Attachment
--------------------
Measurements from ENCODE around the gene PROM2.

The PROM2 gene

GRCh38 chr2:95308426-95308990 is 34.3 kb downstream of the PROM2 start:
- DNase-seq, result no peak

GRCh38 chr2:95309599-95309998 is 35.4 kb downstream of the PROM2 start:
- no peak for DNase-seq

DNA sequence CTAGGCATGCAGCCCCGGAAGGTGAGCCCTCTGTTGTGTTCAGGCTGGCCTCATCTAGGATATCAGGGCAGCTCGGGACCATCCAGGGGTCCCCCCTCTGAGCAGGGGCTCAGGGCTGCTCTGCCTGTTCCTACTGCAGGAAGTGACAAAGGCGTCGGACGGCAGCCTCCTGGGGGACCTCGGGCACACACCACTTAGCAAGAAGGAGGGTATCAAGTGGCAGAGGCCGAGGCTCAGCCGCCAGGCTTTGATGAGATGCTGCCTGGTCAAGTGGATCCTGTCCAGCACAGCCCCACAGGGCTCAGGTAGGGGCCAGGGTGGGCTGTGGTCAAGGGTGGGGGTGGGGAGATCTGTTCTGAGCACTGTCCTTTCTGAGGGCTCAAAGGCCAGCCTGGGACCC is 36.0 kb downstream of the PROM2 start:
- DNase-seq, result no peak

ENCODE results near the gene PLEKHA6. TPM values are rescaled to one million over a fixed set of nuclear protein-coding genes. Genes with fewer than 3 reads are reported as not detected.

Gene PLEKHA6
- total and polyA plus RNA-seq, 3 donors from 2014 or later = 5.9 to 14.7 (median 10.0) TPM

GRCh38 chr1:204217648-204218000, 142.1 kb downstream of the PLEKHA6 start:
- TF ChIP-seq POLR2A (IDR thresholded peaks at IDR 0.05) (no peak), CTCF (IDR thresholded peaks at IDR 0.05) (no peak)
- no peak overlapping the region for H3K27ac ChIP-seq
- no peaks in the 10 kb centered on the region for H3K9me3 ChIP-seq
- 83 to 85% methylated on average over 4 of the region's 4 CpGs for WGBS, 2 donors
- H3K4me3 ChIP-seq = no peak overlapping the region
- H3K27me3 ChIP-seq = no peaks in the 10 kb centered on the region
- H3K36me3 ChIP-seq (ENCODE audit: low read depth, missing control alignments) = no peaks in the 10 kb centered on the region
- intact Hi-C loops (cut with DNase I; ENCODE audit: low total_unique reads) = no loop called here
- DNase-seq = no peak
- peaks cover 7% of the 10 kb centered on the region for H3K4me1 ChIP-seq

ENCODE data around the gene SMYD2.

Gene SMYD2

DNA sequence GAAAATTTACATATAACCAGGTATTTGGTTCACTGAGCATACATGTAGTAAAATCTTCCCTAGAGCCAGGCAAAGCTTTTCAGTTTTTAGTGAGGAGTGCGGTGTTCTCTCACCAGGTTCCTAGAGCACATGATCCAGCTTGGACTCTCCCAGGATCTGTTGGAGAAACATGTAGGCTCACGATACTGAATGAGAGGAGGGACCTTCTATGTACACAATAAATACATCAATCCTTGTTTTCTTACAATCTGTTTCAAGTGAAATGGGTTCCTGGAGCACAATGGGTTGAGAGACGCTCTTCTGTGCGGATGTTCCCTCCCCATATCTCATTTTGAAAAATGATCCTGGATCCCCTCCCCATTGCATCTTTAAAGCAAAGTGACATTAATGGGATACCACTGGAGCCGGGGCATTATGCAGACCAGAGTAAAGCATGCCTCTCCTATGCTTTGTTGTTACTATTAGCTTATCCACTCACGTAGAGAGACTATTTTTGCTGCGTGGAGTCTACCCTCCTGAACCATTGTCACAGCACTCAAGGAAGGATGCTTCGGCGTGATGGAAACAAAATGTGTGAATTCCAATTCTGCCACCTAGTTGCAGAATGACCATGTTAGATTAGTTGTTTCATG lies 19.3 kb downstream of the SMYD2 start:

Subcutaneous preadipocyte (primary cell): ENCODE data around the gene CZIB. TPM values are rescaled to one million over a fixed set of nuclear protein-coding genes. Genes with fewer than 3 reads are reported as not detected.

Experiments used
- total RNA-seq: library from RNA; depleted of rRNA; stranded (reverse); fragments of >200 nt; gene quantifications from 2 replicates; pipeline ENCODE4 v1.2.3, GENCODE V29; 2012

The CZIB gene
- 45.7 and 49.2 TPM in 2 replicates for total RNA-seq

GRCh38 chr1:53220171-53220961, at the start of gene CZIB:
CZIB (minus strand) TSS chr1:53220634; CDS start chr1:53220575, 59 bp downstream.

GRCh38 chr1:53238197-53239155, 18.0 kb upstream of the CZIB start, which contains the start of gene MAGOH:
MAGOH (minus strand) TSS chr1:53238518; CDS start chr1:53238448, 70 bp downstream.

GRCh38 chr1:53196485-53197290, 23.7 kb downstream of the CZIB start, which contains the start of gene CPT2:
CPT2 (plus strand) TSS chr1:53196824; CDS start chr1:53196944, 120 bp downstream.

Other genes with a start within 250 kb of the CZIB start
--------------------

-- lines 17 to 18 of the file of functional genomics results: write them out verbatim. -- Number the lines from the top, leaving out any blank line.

- H3K4me3 ChIP-seq = no peak overlapping the region
- H3K27me3 ChIP-seq = no peaks in the 10 kb centered on the region